Sometimes I’ll add a short 2-3 word bullet point outline to make sure I don’t miss something but for the most part, I’m standing before the jury or witness and speaking from the heart.
There’s a connection that happens and it’s real. I rarely use legal words or terms unless they are specifically spelled out in my jury instructions. I use everyday words that my jurors will understand.
I talk in a way that helps us communicate with each other and develop rapport. The scary part for many lawyers is trusting this process.
I gained the courage about 20 years after watching one of Gerry Spence’s tapes of advocacy. Up until that point, I literally read everything from a list while trying to quickly look up and make eye contact with my jury or witness.
Even on my best day, this approach was ineffective. After watching Gerry’s video, I made a conscious decision to use his techniques in my next trial. I started off doing voir dire without any notes.
At first, I stumbled and the questions and dialog were strained. As things progressed and I became more comfortable with this new process. I trusted it and I trusted myself. I was able to easily carry it over to the rest of my trial and on to my trial lawyer career.
After our verdict, the positive jury feedback made me a believer for life. I bought into this approach to trial and for the next two decades, it hasn’t failed me once. I strongly urge you to leave your notes on the counsel table and do this too.
In summary- Be yourself. Be real and speak from the heart. Don’t use fancy legal terms to explain your case. Leave your notes on the counsel table.
MISTAKE NUMBER FOUR IS USING TECHNOLOGY THE WRONG WAY
Successfully trying a case before a jury is all about developing trust and rapport with your jury. You want to empower them to do the right thing and to help your client when nobody else will.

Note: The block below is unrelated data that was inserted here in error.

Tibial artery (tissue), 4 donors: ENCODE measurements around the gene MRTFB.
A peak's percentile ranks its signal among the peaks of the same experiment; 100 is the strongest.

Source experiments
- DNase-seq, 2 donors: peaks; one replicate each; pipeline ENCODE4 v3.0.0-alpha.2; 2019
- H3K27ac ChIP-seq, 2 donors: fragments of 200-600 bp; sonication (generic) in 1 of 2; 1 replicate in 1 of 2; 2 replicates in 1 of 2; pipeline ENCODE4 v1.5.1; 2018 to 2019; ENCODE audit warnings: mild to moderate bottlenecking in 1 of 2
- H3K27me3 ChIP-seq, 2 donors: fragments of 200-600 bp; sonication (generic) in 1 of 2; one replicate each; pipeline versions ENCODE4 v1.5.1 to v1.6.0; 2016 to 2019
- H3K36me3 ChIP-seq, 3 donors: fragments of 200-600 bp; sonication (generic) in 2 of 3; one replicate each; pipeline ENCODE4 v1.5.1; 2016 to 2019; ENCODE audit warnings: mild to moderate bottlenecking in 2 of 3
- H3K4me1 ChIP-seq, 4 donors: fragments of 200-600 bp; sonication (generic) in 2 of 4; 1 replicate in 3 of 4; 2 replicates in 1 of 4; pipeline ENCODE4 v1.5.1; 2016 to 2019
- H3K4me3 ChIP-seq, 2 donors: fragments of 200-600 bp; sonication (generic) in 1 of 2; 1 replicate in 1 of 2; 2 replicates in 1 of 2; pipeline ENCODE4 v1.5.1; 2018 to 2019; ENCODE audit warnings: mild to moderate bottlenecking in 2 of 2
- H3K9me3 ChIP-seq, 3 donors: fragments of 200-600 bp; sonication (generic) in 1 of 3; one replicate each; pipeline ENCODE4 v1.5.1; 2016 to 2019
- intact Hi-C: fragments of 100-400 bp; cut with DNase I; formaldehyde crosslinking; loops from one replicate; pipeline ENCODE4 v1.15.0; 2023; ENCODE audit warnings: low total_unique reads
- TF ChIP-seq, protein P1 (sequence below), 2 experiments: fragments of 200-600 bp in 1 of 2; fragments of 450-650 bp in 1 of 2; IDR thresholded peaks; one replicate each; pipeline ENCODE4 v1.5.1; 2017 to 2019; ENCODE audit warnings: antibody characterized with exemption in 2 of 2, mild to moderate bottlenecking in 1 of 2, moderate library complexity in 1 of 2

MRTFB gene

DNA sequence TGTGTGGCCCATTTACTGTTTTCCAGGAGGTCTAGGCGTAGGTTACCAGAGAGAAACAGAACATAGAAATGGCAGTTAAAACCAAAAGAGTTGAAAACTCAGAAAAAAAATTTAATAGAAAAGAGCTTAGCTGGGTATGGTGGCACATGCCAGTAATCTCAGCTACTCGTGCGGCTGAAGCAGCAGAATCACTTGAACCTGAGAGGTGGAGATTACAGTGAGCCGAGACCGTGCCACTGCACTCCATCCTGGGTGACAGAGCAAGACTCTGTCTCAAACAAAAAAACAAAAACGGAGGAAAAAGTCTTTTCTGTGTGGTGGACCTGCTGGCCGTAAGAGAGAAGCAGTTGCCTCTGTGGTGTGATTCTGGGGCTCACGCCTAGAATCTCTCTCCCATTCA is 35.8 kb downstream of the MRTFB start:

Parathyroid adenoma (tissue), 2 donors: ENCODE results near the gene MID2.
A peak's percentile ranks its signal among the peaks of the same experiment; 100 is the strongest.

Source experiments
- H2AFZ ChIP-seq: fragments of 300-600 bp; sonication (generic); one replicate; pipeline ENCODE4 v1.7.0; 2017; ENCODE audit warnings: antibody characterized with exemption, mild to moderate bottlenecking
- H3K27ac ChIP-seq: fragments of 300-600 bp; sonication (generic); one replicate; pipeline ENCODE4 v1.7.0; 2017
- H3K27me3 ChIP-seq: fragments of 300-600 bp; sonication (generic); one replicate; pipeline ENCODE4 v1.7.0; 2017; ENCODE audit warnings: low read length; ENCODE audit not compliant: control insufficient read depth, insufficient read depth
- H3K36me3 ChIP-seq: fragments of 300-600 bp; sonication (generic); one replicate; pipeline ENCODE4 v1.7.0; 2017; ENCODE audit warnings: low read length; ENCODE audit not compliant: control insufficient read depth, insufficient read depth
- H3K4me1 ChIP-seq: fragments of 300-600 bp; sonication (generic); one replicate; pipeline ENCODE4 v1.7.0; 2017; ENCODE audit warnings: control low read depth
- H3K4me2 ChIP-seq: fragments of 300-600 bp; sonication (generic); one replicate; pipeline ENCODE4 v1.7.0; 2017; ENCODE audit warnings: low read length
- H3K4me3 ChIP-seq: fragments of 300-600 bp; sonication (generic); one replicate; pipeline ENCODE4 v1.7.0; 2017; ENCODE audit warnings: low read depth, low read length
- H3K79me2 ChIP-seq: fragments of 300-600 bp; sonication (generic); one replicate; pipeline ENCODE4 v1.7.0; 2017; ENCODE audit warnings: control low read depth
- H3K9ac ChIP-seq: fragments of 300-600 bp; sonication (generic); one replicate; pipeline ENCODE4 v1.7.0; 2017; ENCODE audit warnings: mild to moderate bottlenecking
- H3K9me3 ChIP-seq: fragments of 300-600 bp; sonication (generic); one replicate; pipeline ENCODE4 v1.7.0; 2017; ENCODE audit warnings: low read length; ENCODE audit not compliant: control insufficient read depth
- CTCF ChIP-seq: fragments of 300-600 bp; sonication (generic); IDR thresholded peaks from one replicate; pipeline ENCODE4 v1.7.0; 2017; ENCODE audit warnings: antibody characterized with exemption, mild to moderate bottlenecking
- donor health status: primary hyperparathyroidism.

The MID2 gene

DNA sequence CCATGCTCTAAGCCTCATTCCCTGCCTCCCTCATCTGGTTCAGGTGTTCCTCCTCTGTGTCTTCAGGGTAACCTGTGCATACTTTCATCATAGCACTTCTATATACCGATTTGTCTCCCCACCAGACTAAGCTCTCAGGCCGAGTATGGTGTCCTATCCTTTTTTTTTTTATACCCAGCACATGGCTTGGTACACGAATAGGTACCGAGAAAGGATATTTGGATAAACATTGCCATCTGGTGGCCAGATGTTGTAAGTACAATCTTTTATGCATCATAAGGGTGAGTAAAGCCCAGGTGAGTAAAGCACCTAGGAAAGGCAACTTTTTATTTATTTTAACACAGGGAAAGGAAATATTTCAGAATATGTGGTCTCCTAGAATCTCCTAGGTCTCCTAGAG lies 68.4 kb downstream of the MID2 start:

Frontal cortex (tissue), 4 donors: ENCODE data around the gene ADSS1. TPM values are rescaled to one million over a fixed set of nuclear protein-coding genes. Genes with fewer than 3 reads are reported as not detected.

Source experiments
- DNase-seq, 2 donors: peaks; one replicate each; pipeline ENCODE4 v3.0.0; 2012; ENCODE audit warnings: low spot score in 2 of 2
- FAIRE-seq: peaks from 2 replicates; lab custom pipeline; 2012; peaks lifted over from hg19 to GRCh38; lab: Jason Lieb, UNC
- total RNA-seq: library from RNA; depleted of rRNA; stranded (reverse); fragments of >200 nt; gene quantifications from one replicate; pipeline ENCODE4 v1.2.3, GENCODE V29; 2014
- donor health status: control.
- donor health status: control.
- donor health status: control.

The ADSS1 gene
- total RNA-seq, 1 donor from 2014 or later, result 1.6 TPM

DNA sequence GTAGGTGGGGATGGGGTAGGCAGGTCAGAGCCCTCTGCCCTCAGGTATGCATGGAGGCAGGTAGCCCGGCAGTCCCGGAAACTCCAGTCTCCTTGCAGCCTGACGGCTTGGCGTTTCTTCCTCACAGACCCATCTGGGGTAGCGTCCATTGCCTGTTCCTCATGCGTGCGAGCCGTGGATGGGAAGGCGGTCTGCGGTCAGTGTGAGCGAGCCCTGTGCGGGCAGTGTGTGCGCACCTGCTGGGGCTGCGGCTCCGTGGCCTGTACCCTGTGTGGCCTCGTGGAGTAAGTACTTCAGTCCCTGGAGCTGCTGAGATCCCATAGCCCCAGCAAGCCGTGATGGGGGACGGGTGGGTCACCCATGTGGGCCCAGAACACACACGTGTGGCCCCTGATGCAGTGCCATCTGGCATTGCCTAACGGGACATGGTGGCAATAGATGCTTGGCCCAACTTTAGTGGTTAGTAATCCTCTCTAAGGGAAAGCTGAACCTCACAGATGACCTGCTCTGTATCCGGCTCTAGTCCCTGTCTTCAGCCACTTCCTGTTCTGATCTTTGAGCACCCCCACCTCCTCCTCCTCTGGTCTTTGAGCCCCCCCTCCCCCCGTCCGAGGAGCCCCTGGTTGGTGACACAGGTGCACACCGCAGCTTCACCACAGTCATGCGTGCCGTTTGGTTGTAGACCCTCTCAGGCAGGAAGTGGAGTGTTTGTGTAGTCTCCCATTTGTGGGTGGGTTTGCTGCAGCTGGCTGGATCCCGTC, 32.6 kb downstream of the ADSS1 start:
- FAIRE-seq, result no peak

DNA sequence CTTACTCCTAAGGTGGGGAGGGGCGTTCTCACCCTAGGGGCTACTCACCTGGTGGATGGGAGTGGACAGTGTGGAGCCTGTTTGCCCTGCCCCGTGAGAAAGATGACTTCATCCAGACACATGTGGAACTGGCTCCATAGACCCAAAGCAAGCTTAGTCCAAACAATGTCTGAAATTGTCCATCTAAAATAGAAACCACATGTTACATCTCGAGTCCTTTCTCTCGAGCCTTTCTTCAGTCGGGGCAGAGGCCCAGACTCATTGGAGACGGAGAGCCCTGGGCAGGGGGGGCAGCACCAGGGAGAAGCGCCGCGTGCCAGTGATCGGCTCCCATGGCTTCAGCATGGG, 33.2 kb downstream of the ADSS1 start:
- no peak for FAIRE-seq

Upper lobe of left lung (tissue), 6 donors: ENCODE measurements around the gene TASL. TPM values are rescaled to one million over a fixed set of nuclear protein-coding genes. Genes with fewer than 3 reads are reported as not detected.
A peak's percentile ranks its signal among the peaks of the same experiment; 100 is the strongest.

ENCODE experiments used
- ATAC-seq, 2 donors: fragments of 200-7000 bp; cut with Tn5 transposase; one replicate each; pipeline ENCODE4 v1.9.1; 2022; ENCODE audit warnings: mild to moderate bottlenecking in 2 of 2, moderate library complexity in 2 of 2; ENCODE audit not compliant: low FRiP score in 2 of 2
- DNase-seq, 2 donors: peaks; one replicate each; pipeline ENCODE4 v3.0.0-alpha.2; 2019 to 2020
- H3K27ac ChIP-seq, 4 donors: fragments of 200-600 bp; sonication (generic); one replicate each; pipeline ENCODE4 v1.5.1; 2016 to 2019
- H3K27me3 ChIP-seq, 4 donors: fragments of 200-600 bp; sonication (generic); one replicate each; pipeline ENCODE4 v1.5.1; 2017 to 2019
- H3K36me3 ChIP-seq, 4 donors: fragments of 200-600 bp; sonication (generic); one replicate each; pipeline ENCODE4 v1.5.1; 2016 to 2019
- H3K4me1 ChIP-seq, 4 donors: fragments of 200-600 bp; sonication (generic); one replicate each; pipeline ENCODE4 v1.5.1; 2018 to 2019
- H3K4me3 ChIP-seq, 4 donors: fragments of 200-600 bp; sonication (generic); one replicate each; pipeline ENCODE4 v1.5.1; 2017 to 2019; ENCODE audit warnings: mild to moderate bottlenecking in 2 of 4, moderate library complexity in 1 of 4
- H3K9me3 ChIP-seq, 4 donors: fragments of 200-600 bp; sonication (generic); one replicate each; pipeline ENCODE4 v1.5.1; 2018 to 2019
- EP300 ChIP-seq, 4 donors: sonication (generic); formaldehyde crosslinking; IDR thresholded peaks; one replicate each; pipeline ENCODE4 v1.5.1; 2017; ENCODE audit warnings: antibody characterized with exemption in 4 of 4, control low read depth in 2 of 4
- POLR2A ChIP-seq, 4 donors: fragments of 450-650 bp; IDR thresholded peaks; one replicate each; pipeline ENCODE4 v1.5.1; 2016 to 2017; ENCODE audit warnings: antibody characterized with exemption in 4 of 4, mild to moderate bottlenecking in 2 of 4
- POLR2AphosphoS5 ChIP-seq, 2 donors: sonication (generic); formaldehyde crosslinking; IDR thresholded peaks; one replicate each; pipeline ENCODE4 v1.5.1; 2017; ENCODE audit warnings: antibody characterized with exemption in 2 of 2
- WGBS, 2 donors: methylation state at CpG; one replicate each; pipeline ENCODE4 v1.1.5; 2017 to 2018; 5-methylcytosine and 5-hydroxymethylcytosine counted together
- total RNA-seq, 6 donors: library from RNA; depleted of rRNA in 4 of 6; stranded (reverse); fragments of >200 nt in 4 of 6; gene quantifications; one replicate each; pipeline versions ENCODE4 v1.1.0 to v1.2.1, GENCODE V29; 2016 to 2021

Leave your laptop on the counsel table. When interacting with the jury or witnesses, you want the focus to be on you and them. Not on a precariously perched laptop on top of the lectern.
Similar to your jury being distracted by you reading from your notes, the same factors come in to play when reading notes or an outline off the screen of a laptop during trial.
I understand and completely appreciate the psychology behind how powerful a DATELINE OR 20-20 type of presentation can be during trial. So if you’re going to use this type of technology, make sure everything works correctly the first time and without any pause in your presentation.
The jury’s confidence and respect for you will proportionally diminish for every second the jury is looking at your backside while your bending over trying to find a power source for your equipment that unexpectedly stopped working.
Smart trial lawyers always have an effective backup plan should technology fail. Without exception, so should you. If you’re going to use technology such as PowerPoint or videos, do so as an explanatory tool to assist your “human” trial.
And by all means, make sure, months before trial, that your technology fully complies with all evidentiary foundational requirements and court rules. Refer back to “Mistake #1” if you still have questions about when you should be completing this task.